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Operation Skyshield was a series of three large-scale military exercises conducted in the United States in 1960, 1961 and 1962 to test the North American Aerospace Defense Command (NORAD) defenses against Soviet air attack. The tests were intended to ensure that any attacks over the Canadian border or coastlines would be detected and subsequently stopped. The results of the tests were classified until 1997, due to fears that they could be used by the Soviet Union in order to more effectively engage the US in the event of World War III.

In these exercises, all US civil air traffic was grounded (sometimes up to 12 hours). They involved 6,000 sorties flown by air forces from the US, UK and Canada, simulating Soviet fighter / bomber attacks against New York, Chicago, and Washington. This made it the largest military aviation exercise ever held.

In reporting on the September 11 attacks in 2001, these exercises were often overlooked, with news agencies reporting that the similar, but unplanned, evacuation of US airspace during that incident was the first ever clearing of US airspace of all civilian aircraft.


Sky Shield I (1960)

Sky Shield I included an "attack" by eight Royal Air Force (RAF) Vulcan B.2 bombers. Four aircraft attacked from Scotland and four from Bermuda. The first "casualty" of the exercise was an RAF Vulcan which was intercepted by a McDonnell F-101 Voodoo 56,000 ft above Goose Bay, Labrador. Despite this, the Vulcans achieved unprecedented survivability with seven of the eight British bombers managing to reach their targets and return to Stephenville, Newfoundland unscathed. Their effectiveness in the exercise was largely due to the advanced Electronic Counter Measures systems on these aircraft (three of the southern route bombers putting up a wall of interference while the fourth made an attack[1]) and the Vulcan's famed and unique maneuverability amongst strategic bombers,[2]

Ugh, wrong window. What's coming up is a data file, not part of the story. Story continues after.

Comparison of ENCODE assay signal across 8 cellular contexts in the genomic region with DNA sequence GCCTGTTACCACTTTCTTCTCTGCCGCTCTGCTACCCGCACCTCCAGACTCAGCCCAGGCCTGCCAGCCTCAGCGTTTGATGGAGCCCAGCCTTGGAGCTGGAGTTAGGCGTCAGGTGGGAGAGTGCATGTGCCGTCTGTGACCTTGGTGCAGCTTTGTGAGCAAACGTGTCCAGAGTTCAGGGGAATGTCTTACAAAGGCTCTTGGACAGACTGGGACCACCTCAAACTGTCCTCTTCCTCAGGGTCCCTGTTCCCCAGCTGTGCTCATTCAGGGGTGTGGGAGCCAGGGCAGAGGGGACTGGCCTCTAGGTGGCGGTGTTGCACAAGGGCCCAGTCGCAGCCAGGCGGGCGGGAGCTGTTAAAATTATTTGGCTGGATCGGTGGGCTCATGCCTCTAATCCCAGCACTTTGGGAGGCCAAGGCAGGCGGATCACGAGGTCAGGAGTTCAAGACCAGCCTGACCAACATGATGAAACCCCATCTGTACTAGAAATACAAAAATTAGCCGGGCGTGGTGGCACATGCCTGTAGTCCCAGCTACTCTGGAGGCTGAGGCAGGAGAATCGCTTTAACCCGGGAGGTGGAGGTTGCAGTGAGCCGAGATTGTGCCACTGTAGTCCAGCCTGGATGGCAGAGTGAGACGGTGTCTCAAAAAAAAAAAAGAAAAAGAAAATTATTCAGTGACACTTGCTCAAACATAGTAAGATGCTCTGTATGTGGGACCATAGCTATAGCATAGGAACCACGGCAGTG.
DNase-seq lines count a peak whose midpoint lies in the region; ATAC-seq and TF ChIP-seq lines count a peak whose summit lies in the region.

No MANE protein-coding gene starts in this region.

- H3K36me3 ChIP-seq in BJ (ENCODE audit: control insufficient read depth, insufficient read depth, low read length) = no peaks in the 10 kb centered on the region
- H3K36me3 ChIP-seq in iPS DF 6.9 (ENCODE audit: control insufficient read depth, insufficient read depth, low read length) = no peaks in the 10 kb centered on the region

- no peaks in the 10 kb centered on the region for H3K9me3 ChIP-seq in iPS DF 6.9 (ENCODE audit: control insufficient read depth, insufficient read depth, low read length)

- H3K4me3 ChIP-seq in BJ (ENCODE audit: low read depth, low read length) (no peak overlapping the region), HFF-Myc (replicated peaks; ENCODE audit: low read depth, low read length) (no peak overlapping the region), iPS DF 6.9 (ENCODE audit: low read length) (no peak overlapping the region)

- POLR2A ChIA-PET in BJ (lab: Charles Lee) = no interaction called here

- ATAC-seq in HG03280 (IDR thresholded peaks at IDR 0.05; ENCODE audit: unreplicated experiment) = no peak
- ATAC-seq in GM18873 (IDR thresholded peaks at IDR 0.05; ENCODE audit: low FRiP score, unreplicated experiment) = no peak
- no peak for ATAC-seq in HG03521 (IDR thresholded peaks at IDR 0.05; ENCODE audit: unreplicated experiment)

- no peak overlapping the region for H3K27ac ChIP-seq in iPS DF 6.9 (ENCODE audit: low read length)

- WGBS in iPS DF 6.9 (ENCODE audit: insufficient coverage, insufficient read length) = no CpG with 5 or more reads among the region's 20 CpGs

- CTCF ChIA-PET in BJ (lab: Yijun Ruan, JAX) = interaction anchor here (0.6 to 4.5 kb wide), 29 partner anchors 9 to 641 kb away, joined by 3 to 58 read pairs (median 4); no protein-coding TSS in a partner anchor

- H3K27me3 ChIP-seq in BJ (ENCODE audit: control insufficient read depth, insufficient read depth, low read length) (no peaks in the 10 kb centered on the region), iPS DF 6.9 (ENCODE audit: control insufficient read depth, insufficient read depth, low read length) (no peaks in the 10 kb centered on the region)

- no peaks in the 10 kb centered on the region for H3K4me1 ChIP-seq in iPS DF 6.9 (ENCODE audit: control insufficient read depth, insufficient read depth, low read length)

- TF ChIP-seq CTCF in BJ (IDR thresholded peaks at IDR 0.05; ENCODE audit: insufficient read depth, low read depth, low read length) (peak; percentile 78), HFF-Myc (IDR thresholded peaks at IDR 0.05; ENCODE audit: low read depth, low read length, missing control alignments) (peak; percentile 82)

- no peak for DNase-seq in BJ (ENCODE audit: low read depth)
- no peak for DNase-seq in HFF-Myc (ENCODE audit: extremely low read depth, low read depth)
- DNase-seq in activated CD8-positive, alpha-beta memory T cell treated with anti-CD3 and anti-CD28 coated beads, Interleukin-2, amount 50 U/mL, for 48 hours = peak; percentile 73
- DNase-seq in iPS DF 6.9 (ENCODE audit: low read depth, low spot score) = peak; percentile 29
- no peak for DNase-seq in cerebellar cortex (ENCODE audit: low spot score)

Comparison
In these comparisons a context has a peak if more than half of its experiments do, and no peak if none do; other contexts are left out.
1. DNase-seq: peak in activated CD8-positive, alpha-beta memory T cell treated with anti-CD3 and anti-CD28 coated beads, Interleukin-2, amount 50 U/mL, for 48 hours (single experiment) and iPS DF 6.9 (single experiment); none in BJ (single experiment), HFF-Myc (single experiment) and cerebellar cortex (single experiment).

Sky Shield II (1961)

During Skyshield II, the RAF Vulcans participated again, four from 27 Sqn (serials XJ824, XH555, XJ823, and one other), again flying from Kindley Air Force Base, Bermuda, and four aircraft from 83 Sqn flying from RAF Lossiemouth, in Scotland.[3] They simulated Russian heavy bombers operating at the highest altitude - 56,000 ft (17,000 m); above the United States Air Force (USAF) B-52s at 35-42,000 ft and the lower level B-47s. One 27 Sqn Vulcan, flying from Bermuda, successfully evading the defending Convair F-102 Delta Dagger interceptors, covered by the other three jamming operations, tracked round to the north, landing at Plattsburgh Air Force Base, New York.[4] The northern force attacking in a stream reported a single instance of radar contact by an interceptor and all four landed in Newfoundland.[5]

During this exercise, there were eight casualties, all from the crew of a B-52 lost in the Atlantic. On 15 October 1961, a search triangle 600 miles from New York was set up looking for the missing crew. A US Coast Guard (USCG) cutter reported seeing an orange flare at 12:15am on 17 October, but the eight crew members were eventually presumed lost at sea.

Sky Shield III (1962)

Sky Shield III, held in September 1962, was North America's first test of procedures for clearing national civilian air traffic at short notice, such as would be done in the event of a Soviet attack. Hundreds of USAF trainers were used to simulate normal civil traffic levels and routes.

News coverage

The penetrations by RAF Vulcans was first reported in a British newspaper, the Daily Express, in January 1963. It was initially strenuously denied by the United States Department of Defense, which stated "that British aircraft last took part in a Strategic Air Command exercise over the United States in the Autumn of 1960". In a later statement, Eugene Zuckert, Secretary of the USAF, said the report was; "completely without foundation". The Chicago Tribune newspaper reported; "We do not know whether the Royal Air Force leaked the story in order to show up the Kennedy administration because of its decision to scrap the Skybolt air-to-ground missile".[6]

See also



  1. Hamilton-Paterson 2010, pp. 157–158.
  2. Later in service, Vulcans would be flown at treetop level (below 100 ft), missions more usually associated with a fighter-bomber.
  3. "Milestones of Flight" 1961." RAF Museum. Retrieved: 5 March 2011.
  4. Vulcan Units of the Cold War Andrew Brookes, Chris Davey p21
  5. Avro Vulcan, Part 1 RAF Illustrated By Kev Darling p53-54
  6. "World News." Flight International, 17 January 1963, p. 88.

External links

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